Under thumb

Under the thumb of remedial thinking. I guess we all have to learn what that’s like. That’s life, but does it have to be? It’s corporate and servile. It’s life of diminished expectation.
 
I met an elementary school principal today who was quite proud of having placed her thumbprint, in just a couple weeks, on the tone of a new school.

She stood before the parents at back-to-school-night, most of whom were unaware of the recent changes. If they had noticed the kids art gone from the walls, or heard from their children about the orderly quiet that has overcome lunch hour, or about the segregated recesses, or about the now cancelled weekly school rallies, or about the new austerity in the hallways, they’d come to see who was behind it.

The new principal wanted to explain some of her measures. “Safe Hands” for example, is a rule for groups of children walking through the halls. Students must now keep their hands clasped behind their backs. “Have you ever seen ten year olds walking down a hallway?” She meant to imply bedlam like it was last season’s lapel. The point she made to me was more telling: she is such a person as cannot handle youthful chaos. Mmm okay.

It would appear for this school year at least the kids are stuck with an overly assertive unimaginative authority figure. What had been a successful little school with a fun social environment is going to be something else.

The principal explained that her summer reading had consisted of the previous year’s comments from parents who wanted to see a different direction from their new administrator. Thus the squeaky wheel got the grease and the vast majority of parents who have been happy, even thrilled, with their little school, were hit and run underfoot.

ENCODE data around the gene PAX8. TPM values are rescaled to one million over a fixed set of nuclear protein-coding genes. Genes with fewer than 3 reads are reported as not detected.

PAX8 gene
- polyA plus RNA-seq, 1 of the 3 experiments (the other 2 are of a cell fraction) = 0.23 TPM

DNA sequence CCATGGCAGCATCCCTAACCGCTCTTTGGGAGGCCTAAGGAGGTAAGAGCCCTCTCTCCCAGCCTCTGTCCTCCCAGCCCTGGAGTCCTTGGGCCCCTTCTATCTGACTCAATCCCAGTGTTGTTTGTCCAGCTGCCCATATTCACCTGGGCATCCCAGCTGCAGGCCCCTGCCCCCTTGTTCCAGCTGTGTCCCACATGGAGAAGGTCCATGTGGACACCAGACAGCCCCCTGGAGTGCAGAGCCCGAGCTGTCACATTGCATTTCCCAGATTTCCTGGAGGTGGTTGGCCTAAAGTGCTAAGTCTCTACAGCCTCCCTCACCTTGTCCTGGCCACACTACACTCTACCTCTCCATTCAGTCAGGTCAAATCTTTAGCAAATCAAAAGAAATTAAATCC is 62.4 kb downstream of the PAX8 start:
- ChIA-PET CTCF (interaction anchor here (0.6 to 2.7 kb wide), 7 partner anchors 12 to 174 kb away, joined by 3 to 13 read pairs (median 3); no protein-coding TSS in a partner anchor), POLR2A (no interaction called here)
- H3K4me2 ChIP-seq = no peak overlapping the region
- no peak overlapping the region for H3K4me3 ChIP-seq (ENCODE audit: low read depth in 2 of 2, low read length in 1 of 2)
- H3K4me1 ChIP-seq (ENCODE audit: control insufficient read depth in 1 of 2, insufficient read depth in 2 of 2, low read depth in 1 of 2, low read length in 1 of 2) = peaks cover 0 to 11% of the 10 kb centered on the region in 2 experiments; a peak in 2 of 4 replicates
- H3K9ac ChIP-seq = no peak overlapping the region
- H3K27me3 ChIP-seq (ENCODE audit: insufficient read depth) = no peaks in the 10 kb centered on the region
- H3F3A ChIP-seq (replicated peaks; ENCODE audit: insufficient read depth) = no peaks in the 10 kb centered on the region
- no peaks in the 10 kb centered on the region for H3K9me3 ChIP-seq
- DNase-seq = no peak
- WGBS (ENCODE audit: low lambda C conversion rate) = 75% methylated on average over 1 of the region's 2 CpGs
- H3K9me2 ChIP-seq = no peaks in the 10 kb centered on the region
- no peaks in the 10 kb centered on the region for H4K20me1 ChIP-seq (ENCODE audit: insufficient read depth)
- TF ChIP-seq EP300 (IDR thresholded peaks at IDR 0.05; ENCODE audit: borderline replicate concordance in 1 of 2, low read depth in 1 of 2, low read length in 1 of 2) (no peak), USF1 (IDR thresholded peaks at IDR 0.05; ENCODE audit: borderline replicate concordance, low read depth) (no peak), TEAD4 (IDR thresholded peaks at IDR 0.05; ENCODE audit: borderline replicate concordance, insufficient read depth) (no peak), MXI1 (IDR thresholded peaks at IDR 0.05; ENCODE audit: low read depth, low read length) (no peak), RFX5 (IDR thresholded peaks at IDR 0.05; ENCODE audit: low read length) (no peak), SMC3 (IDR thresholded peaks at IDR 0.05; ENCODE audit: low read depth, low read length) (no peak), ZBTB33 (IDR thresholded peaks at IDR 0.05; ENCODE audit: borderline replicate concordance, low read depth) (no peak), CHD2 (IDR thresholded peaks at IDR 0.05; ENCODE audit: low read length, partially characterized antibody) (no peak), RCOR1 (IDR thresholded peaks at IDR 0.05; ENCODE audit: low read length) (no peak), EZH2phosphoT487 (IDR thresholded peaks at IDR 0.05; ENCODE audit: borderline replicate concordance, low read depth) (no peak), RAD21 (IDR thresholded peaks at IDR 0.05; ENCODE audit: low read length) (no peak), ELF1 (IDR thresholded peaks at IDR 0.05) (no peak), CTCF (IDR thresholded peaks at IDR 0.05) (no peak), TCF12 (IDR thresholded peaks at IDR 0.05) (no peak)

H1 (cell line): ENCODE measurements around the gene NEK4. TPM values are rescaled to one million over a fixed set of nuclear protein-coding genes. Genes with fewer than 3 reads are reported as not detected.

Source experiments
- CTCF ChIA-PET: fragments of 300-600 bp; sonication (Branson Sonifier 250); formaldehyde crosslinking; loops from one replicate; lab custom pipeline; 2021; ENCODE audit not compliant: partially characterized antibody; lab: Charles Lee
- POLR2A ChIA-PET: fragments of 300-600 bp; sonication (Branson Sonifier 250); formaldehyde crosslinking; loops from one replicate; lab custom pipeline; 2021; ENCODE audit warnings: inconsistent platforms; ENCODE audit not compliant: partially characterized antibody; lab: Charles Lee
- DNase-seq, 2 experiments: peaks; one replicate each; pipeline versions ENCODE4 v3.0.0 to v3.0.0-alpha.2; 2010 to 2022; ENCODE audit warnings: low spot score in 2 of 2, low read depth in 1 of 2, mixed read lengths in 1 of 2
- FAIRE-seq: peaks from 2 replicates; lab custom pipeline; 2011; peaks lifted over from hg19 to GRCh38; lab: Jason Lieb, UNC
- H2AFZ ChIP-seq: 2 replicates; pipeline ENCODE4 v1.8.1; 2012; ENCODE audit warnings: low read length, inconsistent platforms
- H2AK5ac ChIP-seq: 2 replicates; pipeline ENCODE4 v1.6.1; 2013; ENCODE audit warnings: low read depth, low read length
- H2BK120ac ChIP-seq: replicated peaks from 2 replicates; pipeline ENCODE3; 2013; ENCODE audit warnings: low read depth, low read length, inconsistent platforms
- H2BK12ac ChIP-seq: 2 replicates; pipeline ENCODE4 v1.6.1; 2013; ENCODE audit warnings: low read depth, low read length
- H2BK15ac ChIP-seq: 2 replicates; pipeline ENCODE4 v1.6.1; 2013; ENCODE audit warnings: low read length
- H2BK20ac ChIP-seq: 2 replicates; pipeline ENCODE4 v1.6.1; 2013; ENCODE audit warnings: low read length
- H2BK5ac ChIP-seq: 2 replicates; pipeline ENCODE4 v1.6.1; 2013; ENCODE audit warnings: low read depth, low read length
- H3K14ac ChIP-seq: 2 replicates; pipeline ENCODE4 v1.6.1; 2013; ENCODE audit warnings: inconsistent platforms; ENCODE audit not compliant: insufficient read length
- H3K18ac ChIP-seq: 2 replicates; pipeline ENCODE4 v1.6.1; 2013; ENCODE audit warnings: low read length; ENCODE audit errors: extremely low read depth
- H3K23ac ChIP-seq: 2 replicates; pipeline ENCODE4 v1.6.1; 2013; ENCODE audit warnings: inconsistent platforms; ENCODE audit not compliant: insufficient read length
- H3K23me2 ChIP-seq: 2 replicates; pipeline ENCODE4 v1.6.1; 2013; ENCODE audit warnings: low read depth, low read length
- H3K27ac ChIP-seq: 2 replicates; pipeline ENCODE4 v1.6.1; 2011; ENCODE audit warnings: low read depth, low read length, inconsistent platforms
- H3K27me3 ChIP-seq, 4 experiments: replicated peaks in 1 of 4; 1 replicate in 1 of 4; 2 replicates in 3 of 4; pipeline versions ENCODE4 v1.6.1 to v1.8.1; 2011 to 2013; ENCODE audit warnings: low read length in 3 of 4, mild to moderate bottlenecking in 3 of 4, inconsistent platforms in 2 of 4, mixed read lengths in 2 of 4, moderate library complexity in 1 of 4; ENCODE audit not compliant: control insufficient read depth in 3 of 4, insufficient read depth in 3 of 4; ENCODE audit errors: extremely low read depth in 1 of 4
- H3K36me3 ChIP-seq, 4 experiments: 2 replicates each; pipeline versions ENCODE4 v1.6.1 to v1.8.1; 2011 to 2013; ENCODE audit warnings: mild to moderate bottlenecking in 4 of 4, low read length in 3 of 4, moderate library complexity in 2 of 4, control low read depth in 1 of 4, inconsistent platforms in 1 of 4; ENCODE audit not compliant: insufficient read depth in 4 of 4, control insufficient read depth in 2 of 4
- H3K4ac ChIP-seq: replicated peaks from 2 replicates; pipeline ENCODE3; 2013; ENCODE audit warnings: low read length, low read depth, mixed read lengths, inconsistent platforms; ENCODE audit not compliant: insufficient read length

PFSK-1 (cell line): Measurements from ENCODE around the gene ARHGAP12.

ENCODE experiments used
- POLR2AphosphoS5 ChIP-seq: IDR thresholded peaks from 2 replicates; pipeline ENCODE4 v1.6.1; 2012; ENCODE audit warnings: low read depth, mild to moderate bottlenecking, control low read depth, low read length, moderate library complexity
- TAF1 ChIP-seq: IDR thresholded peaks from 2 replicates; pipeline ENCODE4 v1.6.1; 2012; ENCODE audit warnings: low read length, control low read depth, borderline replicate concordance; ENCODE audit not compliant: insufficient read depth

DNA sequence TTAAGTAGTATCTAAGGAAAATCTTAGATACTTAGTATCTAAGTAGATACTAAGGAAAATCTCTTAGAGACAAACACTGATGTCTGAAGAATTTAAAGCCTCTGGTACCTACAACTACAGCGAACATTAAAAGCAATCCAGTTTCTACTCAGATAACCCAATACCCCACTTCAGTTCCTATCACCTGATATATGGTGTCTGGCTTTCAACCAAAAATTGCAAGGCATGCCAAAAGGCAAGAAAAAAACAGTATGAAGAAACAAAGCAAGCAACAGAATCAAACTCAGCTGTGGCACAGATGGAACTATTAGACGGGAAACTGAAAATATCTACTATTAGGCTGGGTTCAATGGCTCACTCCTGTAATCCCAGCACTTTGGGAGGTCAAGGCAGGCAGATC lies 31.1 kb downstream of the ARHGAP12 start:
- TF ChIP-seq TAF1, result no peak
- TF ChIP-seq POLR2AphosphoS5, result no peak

The lesson here is the usual reminder for eternal vigilance. Don’t take for granted that newcomers can be brought up to speed. If their previous performance does not resemble what you’re after, don’t hire them. Do you want to be magnanimous and give wing to someone’s unproven ambition at your children’s expense?

I asked the principal later if the Safe Hands technique has precedence elsewhere. How orderly must school halls be? For example, is someone elsewhere experimenting with averted eyes, bowed heads, shuffling, maybe ankle restraints? She answered me with a steeled smile and unblinking eyes. Youthful exuberance should be held to limits. Her demeanor reminded me of a junior banker, by the time you see the facade close-up you realize there’s nothing but facade and hairspray.

Oh what a drag for the children. I had teachers like that, I resent them still.

1 thought on “Under thumb

  1. AvatarAntonela

    This sort of thing goes along with reducing recesses down to only 15 minutes per day (if that) and to encircling schools with fences. Yes, I have even seen some nonColorado schools circled with barbed wire! Que Barbaro!

    “Safe Hands”? Maybe this principal has had experience in Catholic Schools? Watch them dirty little hands, Kids! Your Pope wants them clean. Who knows?

    You might try presenting the principal with a letter from your lawyer asking for medical bills and damages due to injury to your children from holding arms in an unnatural position. I would initially ask for about $50,000. Be sure to give a copy to the District School Board, too. These are very serious people and they will then take this seriously at this point.

    Good luck!

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